Published: 2018-05-28 16:26:00
Updated: 2018-07-13 14:08:41
By Jodi Leese Glusco, WRAL.com director of content
Raleigh, N.C. — The Triangle returns to a typical, steamy weather pattern this week as the threat of showers associated with Subtropical Storm Alberto is replaced with regular, old summer afternoon thunderstorm chances, according to WRAL meteorologist Aimee Wilmoth.
Tuesday calls for morning showers then more hit-and-miss thunderstorms in the afternoon, a chance of about 60 percent.
"It will be a gloomy day, but warmer," Wilmoth said. The high should reach back into the low 80s after Monday's clouds kept Raleigh a cool 70 degrees.
"We'll be under a tropical air mass through the rest of the week," Wilmoth said. "It will be very muggy although showers will be hit or miss."
Through Friday night, a total of about 2 inches of rain could fall in the Triangle.
Light rain fell throughout the day on Monday in the Triangle, but the heaviest showers stayed further east, along the North Carolina coast and the threat of flash flooding failed to develop.
The light rain Monday amounted to only a tenth of an inch in Raleigh, while Clinton saw an inch and New Bern measured almost 3 inches. Wilmington set a single-day record with 4.05 inches of rain.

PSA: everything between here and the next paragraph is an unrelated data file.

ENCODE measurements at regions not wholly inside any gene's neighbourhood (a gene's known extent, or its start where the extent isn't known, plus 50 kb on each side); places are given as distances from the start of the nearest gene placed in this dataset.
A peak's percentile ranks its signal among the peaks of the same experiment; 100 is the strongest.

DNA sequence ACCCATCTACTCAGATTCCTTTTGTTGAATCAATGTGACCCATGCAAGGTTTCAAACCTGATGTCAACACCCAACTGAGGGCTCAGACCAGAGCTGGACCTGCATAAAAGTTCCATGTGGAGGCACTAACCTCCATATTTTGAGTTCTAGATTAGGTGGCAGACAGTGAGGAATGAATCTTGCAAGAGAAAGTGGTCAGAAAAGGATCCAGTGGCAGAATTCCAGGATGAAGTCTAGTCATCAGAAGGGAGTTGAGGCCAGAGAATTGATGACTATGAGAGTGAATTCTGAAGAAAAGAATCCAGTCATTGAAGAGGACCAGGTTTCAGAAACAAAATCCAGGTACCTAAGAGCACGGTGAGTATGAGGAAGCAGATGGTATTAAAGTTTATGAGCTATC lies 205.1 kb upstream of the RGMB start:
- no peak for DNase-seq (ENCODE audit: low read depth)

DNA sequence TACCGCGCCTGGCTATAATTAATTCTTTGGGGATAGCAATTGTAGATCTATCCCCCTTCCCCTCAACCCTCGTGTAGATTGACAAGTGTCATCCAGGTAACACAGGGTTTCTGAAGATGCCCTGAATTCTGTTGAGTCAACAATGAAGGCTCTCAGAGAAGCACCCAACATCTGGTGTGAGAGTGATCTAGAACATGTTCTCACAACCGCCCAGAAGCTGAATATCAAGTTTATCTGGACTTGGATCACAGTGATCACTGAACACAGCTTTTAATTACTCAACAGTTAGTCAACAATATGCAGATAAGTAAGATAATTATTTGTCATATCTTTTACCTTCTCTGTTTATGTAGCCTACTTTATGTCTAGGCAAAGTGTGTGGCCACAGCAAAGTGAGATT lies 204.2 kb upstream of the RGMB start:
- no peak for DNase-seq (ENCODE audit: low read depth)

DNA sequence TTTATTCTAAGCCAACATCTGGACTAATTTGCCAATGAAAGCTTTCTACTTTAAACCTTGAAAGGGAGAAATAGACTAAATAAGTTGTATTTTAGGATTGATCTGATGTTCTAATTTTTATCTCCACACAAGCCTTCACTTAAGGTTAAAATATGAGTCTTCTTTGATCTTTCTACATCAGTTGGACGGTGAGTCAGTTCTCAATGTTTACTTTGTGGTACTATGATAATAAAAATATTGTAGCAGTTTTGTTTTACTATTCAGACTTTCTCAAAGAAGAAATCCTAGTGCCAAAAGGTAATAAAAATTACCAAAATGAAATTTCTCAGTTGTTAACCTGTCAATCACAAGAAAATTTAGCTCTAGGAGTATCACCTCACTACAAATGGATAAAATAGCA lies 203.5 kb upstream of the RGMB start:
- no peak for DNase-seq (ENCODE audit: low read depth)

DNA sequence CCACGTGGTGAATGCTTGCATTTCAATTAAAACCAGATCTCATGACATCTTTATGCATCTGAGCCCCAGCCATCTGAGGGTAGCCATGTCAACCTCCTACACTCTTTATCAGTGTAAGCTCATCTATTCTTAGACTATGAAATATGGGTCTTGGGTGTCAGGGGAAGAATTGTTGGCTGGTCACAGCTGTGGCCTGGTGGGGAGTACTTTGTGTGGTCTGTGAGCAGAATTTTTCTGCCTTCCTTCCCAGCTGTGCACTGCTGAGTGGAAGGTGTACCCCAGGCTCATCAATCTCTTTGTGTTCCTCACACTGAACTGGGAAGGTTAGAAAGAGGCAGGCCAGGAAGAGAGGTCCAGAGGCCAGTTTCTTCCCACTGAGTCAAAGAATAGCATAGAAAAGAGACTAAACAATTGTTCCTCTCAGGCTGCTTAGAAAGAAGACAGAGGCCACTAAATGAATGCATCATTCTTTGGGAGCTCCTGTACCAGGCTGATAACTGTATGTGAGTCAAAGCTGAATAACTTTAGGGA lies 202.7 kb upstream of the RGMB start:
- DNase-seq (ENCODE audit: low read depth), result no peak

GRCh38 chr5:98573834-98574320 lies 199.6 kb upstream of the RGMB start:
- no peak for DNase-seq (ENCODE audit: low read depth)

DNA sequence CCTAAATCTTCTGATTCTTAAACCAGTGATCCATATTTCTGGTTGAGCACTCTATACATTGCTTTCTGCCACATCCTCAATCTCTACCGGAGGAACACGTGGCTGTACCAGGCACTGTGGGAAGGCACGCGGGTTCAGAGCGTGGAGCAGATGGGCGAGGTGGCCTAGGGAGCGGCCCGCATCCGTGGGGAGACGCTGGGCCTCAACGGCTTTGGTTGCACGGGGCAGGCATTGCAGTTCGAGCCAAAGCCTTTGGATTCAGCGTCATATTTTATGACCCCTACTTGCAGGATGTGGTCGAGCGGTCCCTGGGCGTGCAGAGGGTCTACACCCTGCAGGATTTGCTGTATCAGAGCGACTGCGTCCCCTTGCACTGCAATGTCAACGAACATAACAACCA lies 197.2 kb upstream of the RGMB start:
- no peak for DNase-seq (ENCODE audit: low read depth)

Heavy rain is in the forecast, too, for the western North Carolina mountains.
Much of North Carolina is under a flash flood watch through Tuesday morning. In the western part of the state, that watch extends through Wednesday morning.
There was some minor flooding in Wilmington Monday, but emergency officials are turning their attention to the mountains, where flash floods and dangerous landslides are possible as Alberto's remnants move to the west.
The subtropical storm, the first named storm of the hurricane season which begins on Friday, made landfall just before 5 p.m. Monday in the Florida Panhandle and was on a northward track that would take it west of North Carolina.
Forecasters say the mountains could see up to 6 inches (15 centimeters) of rain.
Some communities have already asked residents to leave the most vulnerable areas for landslides.
Forecasters say landslides happen most often after a sudden burst of heavy rain.